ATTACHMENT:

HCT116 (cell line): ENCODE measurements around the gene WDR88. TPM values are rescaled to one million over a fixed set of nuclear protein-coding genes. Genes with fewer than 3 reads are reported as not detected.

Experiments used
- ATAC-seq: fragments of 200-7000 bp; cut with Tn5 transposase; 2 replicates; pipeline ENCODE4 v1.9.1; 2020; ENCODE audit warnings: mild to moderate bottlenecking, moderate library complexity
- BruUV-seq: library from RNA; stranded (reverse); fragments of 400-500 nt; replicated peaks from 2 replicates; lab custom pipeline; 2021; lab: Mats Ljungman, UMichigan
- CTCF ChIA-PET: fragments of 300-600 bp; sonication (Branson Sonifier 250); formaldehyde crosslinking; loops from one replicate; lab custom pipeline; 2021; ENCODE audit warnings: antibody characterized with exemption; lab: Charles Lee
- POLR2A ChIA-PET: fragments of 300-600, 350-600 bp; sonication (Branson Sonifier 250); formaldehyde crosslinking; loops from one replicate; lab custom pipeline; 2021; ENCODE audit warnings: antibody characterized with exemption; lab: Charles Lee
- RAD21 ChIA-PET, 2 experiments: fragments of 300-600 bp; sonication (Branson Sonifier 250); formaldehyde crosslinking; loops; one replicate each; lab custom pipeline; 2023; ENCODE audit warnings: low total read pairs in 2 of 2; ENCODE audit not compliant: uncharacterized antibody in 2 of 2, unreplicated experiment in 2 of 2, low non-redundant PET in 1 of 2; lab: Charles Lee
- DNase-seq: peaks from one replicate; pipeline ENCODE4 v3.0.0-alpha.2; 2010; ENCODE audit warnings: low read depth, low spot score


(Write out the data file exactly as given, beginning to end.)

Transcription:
HCT116 (cell line): ENCODE measurements around the gene WDR88. TPM values are rescaled to one million over a fixed set of nuclear protein-coding genes. Genes with fewer than 3 reads are reported as not detected.

Experiments used
- ATAC-seq: fragments of 200-7000 bp; cut with Tn5 transposase; 2 replicates; pipeline ENCODE4 v1.9.1; 2020; ENCODE audit warnings: mild to moderate bottlenecking, moderate library complexity
- BruUV-seq: library from RNA; stranded (reverse); fragments of 400-500 nt; replicated peaks from 2 replicates; lab custom pipeline; 2021; lab: Mats Ljungman, UMichigan
- CTCF ChIA-PET: fragments of 300-600 bp; sonication (Branson Sonifier 250); formaldehyde crosslinking; loops from one replicate; lab custom pipeline; 2021; ENCODE audit warnings: antibody characterized with exemption; lab: Charles Lee
- POLR2A ChIA-PET: fragments of 300-600, 350-600 bp; sonication (Branson Sonifier 250); formaldehyde crosslinking; loops from one replicate; lab custom pipeline; 2021; ENCODE audit warnings: antibody characterized with exemption; lab: Charles Lee
- RAD21 ChIA-PET, 2 experiments: fragments of 300-600 bp; sonication (Branson Sonifier 250); formaldehyde crosslinking; loops; one replicate each; lab custom pipeline; 2023; ENCODE audit warnings: low total read pairs in 2 of 2; ENCODE audit not compliant: uncharacterized antibody in 2 of 2, unreplicated experiment in 2 of 2, low non-redundant PET in 1 of 2; lab: Charles Lee
- DNase-seq: peaks from one replicate; pipeline ENCODE4 v3.0.0-alpha.2; 2010; ENCODE audit warnings: low read depth, low spot score